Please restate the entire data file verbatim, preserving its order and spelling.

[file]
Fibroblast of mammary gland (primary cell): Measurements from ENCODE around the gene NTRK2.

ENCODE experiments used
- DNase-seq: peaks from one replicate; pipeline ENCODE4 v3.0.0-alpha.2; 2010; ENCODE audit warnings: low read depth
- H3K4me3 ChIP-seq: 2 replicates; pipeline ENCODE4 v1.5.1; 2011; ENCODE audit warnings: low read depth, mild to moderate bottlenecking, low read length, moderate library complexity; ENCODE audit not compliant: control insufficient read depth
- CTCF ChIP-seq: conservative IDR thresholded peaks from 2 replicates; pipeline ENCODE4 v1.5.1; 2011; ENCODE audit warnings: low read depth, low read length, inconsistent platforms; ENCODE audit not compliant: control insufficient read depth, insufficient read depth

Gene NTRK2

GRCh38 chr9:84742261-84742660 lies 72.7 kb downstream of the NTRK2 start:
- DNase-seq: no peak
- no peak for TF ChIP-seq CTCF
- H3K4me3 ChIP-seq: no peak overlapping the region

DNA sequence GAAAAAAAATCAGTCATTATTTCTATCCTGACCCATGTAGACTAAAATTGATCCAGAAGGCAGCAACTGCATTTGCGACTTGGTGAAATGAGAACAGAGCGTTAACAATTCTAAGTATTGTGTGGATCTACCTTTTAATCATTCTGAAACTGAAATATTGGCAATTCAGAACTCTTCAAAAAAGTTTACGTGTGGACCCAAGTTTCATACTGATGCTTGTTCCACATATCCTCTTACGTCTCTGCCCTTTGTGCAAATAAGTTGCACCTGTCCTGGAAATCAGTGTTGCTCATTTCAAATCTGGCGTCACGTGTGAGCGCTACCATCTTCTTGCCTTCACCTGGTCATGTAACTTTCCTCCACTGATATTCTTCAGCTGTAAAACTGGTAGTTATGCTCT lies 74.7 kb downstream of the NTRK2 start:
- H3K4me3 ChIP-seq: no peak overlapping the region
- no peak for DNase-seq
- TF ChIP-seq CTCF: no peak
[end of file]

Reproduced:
Fibroblast of mammary gland (primary cell): Measurements from ENCODE around the gene NTRK2.

ENCODE experiments used
- DNase-seq: peaks from one replicate; pipeline ENCODE4 v3.0.0-alpha.2; 2010; ENCODE audit warnings: low read depth
- H3K4me3 ChIP-seq: 2 replicates; pipeline ENCODE4 v1.5.1; 2011; ENCODE audit warnings: low read depth, mild to moderate bottlenecking, low read length, moderate library complexity; ENCODE audit not compliant: control insufficient read depth
- CTCF ChIP-seq: conservative IDR thresholded peaks from 2 replicates; pipeline ENCODE4 v1.5.1; 2011; ENCODE audit warnings: low read depth, low read length, inconsistent platforms; ENCODE audit not compliant: control insufficient read depth, insufficient read depth

Gene NTRK2

GRCh38 chr9:84742261-84742660 lies 72.7 kb downstream of the NTRK2 start:
- DNase-seq: no peak
- no peak for TF ChIP-seq CTCF
- H3K4me3 ChIP-seq: no peak overlapping the region

DNA sequence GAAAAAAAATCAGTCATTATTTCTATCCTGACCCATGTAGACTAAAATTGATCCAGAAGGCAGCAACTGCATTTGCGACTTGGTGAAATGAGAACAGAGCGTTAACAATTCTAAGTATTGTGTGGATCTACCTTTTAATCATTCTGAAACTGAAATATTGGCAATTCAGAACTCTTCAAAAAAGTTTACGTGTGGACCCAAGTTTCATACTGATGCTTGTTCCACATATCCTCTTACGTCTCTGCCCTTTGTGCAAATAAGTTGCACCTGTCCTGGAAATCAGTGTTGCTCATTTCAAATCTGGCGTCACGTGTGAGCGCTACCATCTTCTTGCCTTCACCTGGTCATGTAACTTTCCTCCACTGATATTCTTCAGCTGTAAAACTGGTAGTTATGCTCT lies 74.7 kb downstream of the NTRK2 start:
- H3K4me3 ChIP-seq: no peak overlapping the region
- no peak for DNase-seq
- TF ChIP-seq CTCF: no peak